NEW YORK • This month, many colleges around the United States plan to welcome back thousands of students into something they hope will resemble normal campus life.
But they face challenges unlike any other American institution: Containing the coronavirus among a young, impulsive population that not only studies together, but lives together, parties together, and, if decades of history are any guide, sleeps together.
It will be a hugely complex and costly endeavour requiring far more than just the reconfiguring of dormitory rooms and cafeterias and the construction of annexes and tent classrooms to increase social distancing.
It also crucially involves the creation of testing programmes capable of serving communities the size of small cities and the enforcement of codes of conduct among students not eager to be policed.
Who will be tested for the coronavirus and how quickly can they get results? Will mask wearing be mandated? And what will happen to tailgating, keg parties and sneaking into your partner's dorm room?
Colleges are mapping strategies as varied as the contrasting Covid-19 regulations enacted by the different American states, reflecting the culture and leadership of their schools.
Syracuse University is vowing to play the strict parent, requiring students to sign codes of conduct with penalties for violating Covid-19 rules more severe than the punishment for smoking marijuana.
But the University of Kentucky is presenting a more lenient front, adopting existing honour codes that urge students to "promote personal responsibility and peer accountability".
And the University of Texas-Austin has prohibited students from holding parties on or off campus, banned overnight guests in dorm rooms and warned students that they can be disciplined for "purposefully invading the personal space of others", at least without a face mask on.
All of these efforts are coming at great cost, potentially adding more than US$70 billion (S$96.4 billion) to the budgets of the country's 5,000 colleges.
Yet, college administrators say that giving their constituents - students and their families - at least a taste of college life is worth it, if done in the safest possible way.
Whether those constituents agree is an open question, and complaints about tuition costs have led a growing number of schools to offer rebates.
It is still possible that the frantic planning will come to naught. Almost daily, universities that had released detailed plans for in-person classes this semester have reversed these and said they will go almost entirely online.
Last Friday, the University of Pennsylvania became the latest, announcing that almost all undergraduate classes would be taught online and that undergraduates returning to Philadelphia, regardless of whether they were living on campus, would have to take a minimum of two Covid-19 tests to participate in any Penn activities this autumn.
"We have learnt how to close safely," said Mr Hiram Chodosh, president of Claremont McKenna College, a liberal arts school in Claremont, California. "But the big question now is, can we open safely?"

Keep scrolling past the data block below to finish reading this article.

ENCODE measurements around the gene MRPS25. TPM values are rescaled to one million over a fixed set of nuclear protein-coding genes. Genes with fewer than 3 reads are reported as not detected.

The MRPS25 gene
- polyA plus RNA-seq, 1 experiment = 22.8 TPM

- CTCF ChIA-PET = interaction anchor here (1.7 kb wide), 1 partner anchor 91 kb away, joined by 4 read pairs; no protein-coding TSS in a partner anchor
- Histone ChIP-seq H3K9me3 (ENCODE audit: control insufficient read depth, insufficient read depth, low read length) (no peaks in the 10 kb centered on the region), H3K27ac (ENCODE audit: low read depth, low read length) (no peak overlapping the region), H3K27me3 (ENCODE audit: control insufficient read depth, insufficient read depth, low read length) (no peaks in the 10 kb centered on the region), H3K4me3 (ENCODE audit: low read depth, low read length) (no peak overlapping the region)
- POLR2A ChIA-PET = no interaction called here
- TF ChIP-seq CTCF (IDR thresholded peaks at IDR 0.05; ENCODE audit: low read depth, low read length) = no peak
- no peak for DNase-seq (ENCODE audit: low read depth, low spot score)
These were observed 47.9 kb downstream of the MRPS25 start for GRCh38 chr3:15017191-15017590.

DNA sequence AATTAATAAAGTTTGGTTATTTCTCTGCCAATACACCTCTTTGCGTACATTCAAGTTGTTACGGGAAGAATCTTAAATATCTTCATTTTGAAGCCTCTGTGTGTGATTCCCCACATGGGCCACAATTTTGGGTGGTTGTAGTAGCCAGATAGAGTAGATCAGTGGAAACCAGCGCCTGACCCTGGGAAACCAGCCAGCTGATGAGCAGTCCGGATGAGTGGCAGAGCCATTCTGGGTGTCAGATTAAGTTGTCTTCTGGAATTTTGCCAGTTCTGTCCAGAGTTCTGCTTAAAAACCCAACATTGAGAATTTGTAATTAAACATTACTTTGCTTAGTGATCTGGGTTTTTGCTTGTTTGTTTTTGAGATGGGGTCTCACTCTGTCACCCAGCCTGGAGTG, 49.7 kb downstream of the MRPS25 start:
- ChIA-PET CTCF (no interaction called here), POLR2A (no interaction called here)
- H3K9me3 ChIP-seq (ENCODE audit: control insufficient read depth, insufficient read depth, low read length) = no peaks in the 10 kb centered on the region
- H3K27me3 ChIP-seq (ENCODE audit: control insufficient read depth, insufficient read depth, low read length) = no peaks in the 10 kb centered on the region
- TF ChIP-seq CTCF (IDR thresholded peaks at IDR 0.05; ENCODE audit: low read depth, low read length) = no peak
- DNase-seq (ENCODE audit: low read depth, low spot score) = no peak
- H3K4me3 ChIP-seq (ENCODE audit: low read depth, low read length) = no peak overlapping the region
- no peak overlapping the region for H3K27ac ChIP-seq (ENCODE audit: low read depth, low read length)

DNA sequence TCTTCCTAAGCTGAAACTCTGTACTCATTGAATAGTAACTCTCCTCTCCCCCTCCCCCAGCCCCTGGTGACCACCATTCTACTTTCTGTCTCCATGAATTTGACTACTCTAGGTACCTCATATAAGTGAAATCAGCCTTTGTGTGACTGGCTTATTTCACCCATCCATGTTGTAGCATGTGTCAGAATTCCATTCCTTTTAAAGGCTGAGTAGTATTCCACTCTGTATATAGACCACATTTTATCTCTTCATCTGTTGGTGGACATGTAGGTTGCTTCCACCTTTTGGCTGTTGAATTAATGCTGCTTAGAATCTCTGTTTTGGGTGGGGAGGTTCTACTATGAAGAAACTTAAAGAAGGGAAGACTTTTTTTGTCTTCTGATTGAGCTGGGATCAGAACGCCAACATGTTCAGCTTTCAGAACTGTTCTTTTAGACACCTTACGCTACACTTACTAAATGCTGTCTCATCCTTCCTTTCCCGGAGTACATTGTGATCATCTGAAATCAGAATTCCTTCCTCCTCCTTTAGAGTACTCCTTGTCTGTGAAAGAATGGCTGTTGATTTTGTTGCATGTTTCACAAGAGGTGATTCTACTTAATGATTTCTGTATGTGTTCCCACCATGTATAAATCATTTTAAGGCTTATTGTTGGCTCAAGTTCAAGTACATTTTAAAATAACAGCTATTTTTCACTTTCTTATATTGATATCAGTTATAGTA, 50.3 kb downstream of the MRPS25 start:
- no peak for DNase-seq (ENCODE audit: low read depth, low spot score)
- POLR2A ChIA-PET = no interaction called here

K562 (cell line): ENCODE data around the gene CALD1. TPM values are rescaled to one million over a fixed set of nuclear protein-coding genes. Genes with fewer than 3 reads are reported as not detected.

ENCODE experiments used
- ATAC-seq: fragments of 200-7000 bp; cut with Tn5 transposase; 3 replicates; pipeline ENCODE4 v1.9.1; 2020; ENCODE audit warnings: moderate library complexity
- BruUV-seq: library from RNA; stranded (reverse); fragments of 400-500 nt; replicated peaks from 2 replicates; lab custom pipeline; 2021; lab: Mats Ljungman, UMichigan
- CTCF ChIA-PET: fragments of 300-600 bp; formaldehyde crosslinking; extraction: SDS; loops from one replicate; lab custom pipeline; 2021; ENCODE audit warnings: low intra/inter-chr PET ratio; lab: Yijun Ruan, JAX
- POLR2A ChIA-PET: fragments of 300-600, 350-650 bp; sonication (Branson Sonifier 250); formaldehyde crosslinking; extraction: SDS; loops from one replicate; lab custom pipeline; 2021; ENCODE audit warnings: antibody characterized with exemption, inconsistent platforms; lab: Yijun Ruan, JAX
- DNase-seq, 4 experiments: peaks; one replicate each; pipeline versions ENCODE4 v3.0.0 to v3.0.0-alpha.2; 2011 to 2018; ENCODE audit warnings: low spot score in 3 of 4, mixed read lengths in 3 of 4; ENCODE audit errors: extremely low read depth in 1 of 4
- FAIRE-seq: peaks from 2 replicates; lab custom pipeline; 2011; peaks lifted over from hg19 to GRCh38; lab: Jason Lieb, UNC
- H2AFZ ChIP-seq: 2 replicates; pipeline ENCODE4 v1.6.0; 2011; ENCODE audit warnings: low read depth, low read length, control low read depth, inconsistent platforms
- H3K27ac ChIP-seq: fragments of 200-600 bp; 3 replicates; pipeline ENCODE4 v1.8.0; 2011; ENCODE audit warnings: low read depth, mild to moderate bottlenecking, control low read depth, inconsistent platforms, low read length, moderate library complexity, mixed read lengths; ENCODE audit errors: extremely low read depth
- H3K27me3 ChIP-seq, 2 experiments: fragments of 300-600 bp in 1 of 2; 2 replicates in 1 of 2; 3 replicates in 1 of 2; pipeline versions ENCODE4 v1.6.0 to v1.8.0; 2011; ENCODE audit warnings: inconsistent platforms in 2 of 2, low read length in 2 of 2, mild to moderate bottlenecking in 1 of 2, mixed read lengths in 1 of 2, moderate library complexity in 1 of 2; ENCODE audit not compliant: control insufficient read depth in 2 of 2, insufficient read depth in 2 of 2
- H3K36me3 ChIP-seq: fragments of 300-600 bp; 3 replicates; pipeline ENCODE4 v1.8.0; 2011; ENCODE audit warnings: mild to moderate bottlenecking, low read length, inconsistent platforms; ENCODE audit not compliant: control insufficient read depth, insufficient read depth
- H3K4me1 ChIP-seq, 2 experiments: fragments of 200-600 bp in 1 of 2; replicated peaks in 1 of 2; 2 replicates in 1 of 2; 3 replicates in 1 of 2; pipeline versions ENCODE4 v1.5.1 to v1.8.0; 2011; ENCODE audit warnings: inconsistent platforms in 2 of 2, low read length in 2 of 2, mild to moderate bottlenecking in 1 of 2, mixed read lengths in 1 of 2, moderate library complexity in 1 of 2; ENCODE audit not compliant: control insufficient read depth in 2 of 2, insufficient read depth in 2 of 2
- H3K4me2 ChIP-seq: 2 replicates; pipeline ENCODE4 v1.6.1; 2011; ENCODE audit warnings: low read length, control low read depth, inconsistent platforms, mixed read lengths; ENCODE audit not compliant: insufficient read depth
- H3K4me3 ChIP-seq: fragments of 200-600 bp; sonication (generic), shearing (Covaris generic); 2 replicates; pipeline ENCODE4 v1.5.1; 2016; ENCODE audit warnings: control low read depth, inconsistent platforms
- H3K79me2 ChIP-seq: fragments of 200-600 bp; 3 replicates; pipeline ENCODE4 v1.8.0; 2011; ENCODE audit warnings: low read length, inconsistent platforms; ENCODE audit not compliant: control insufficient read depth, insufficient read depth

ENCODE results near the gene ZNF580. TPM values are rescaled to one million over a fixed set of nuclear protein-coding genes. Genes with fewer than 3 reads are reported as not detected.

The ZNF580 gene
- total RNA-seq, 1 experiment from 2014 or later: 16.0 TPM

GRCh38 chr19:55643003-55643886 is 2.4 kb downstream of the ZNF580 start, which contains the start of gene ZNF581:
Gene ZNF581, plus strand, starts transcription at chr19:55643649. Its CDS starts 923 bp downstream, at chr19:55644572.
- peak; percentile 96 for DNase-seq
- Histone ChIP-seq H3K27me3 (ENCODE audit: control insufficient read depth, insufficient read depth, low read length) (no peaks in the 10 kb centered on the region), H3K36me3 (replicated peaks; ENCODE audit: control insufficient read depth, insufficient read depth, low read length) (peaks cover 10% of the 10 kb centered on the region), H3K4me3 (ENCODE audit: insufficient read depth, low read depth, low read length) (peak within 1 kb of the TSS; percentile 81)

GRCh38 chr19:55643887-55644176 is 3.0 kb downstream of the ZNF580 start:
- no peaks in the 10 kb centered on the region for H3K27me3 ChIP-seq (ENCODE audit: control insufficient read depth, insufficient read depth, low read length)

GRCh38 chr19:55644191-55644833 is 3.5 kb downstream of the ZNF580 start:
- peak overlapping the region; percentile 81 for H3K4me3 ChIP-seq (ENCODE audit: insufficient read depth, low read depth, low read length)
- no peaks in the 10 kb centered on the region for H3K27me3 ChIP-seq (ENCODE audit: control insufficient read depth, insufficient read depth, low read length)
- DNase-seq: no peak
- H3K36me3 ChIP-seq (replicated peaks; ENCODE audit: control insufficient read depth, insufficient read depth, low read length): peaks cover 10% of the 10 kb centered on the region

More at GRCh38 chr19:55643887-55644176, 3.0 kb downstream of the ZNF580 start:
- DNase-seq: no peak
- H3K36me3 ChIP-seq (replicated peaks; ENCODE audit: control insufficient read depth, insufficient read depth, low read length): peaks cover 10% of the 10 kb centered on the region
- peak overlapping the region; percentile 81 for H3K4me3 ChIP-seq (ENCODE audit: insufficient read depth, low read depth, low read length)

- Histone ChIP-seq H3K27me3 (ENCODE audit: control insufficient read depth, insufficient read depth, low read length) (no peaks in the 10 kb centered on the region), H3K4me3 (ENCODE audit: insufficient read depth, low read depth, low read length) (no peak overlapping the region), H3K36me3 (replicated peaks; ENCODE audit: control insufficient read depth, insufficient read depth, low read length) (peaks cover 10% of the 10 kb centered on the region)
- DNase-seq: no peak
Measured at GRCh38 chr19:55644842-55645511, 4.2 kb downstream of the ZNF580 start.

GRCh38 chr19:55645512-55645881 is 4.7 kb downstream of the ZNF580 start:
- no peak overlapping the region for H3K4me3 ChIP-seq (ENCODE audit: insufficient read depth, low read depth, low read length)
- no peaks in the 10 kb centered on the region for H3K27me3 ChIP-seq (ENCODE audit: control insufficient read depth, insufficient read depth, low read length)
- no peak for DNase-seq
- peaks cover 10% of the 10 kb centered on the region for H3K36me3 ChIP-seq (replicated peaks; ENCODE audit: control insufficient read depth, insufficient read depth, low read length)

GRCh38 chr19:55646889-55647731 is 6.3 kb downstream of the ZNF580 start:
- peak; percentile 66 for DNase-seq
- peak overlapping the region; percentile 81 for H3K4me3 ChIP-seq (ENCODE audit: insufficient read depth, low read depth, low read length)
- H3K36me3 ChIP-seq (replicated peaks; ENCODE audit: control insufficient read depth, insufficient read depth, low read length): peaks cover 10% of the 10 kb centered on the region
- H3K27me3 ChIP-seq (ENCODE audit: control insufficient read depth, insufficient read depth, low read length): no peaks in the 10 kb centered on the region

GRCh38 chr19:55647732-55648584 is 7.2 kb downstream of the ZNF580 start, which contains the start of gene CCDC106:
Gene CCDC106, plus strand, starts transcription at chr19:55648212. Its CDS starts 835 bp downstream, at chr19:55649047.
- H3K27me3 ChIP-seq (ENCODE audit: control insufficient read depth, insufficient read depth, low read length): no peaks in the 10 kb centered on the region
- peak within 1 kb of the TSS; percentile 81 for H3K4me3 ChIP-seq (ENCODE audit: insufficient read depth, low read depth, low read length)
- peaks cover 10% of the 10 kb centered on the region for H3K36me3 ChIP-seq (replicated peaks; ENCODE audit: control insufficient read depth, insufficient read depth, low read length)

Testing capacity, a problem in communities throughout the country, varies widely among schools, and could play a major role in whether they can remain open during an outbreak.
Big schools, from Syracuse University to the University of California, San Diego, that have connections to labs, health programmes or medical schools say they are capable of processing large numbers of Covid-19 tests in 24 to 48 hours.
But little Cornell College in Iowa, with only 1,000 students, is not doing universal testing on arrival, believing that it would give a false sense of security because of the incubation period.
The school will be doing randomised rapid testing of 3 per cent of its asymptomatic students per week through its health centre, which will take just a few minutes to get results. It will reserve the more sophisticated testing, with the help of the county health department, for students who show symptoms.
Other small schools in similar situations are finding themselves at the mercy of private labs that can take days to deliver results, making results almost meaningless.
Equally daunting is the task of regulating the behaviour of an age group known for its risk-taking behaviour. Many schools have adopted social compacts and behaviour codes.
Masks are a key part of almost every code, to be worn except in situations like brushing teeth, walking alone outside or being alone in a dorm room. Most ban partying or socialising outside "social pods" - the small groups of students that some colleges are assigning students to, usually based on their dorms.
Penalties for code violations range from being kicked out of class and counselled, to eviction from campus housing and expulsion.
The word "sex" is not mentioned in the typical behaviour code. Some colleges may try to prohibit overnight visits in dorms, and many are stressing the obvious risks intimate contact poses.
But most administrators seem to believe that a rule banning sex is unrealistic and are quietly hoping that students will use common sense and refrain from, say, having it with people outside their pod.
"I think at some point, if you treat young people like adults, they are going to act like adults," said Dr Gordon Gee, president of West Virginia University.